Friday is our trash day so I get up early to pick up our two dogs’ business before the garbage truck arrives at our house. My daughter comes out on the patio and looks at the weighted HEB grocery bag and asks me about its contents with a hopeful look that perhaps I have brought her an extraordinary breakfast treat.
“It’s a bag of shit.”
“No really, mom, what is it?”
There’s an eye-roll and she returns to the kitchen to contemplate what to eat now that I have ruined her breakfast fantasy. I return to my task, hearing the garbage truck rumble, brakes squeaking, a few streets over.
It’s the Friday before Mother’s Day weekend. I think about my Mom in Maine, alone on her first Mother’s Day after my dad’s death, and then about my own kids.
Mother’s Day is May’s cultural emotional land mine, only to be followed by a second sucker punch, Father’s Day, in June. Don’t get me wrong, I’m not trying to diss the annual Mother’s Day brunch if it’s a true celebration, but for many the day is conflicted, at best.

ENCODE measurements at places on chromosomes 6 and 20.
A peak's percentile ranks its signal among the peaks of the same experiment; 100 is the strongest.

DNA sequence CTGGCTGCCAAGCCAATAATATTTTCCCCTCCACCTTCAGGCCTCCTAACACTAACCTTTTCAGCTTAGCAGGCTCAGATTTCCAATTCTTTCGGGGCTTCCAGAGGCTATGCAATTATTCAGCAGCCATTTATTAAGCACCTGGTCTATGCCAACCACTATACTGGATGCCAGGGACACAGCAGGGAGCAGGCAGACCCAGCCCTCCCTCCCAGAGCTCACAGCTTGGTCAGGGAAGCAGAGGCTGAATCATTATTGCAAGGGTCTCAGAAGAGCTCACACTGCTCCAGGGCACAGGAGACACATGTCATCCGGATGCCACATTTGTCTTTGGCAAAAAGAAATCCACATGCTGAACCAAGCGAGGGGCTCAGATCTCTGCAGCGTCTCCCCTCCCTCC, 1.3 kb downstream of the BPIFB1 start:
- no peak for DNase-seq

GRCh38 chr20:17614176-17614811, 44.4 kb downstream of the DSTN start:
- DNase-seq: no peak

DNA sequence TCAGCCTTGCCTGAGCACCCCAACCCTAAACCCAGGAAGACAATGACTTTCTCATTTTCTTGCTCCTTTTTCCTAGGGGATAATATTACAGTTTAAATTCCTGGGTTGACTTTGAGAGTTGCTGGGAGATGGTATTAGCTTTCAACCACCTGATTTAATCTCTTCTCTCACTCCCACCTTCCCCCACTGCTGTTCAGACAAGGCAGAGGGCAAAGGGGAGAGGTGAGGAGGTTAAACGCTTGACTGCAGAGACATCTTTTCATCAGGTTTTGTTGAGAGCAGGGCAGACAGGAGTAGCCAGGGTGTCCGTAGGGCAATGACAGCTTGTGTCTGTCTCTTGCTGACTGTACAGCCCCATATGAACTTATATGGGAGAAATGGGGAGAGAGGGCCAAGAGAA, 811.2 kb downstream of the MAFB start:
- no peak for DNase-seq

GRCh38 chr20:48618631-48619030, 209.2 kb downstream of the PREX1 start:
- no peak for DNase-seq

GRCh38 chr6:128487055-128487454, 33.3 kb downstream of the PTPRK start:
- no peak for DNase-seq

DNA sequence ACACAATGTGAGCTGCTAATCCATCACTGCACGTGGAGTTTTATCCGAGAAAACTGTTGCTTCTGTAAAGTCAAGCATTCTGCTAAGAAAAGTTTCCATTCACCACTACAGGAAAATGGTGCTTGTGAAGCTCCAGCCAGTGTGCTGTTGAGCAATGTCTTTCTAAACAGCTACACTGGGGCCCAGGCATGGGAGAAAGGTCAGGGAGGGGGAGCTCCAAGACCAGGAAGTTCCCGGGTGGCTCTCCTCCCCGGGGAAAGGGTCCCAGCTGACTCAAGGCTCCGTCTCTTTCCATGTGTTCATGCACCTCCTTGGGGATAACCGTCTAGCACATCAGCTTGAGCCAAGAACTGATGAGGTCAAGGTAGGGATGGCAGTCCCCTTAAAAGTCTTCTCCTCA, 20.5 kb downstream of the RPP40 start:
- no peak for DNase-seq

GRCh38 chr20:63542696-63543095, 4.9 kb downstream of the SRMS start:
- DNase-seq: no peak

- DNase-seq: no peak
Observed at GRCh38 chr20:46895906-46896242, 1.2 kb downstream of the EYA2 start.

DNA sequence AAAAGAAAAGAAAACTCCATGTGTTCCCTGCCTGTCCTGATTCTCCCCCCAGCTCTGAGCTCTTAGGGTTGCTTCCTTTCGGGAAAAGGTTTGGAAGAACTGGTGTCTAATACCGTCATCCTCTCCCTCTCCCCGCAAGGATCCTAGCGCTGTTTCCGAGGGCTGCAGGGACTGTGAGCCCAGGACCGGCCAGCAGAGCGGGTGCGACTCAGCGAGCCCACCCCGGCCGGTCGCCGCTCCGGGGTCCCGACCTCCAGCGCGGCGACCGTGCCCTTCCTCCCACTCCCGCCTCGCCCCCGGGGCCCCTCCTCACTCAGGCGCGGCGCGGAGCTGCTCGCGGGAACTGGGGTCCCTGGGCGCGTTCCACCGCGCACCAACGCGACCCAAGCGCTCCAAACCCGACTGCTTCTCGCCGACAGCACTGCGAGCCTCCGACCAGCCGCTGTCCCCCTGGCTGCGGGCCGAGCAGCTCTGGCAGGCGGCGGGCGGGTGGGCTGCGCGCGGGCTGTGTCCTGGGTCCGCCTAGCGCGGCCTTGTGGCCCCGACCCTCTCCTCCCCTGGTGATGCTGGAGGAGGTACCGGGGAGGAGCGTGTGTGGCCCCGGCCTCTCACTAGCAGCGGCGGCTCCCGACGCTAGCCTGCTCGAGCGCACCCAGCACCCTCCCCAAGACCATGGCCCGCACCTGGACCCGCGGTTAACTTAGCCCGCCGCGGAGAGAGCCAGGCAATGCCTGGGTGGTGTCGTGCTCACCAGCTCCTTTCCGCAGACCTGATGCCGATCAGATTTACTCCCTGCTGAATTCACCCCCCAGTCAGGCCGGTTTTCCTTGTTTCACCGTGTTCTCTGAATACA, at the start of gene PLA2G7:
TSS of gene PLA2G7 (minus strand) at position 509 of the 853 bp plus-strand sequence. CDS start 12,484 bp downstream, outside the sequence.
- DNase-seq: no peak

I think back to the bag of shit that I’m holding and the approaching garbage truck. And then it hits me – a thought, not the garbage truck.
Picking up the shit is the price we all pay for being able to love and care for other beings. You have to search it out because if you pretend that it’s not there, you’re going to step in it. Not only that, but you have to keep doing it until the very end of the line.
There are no perfect moms and kids, even if we all want to pretend it to be true on Mother’s Day. The reality is that what spans between unconditional love and the bag of shit is what it really means to be in a relationship of any kind.
So whether you love, like, or hate Mother’s Day remember to give yourself a break. Relationships are messy and there’s a lot of never-ending cleanup. But that’s the brilliant part of it too, because if you are alive and willing, you can pick up the shit.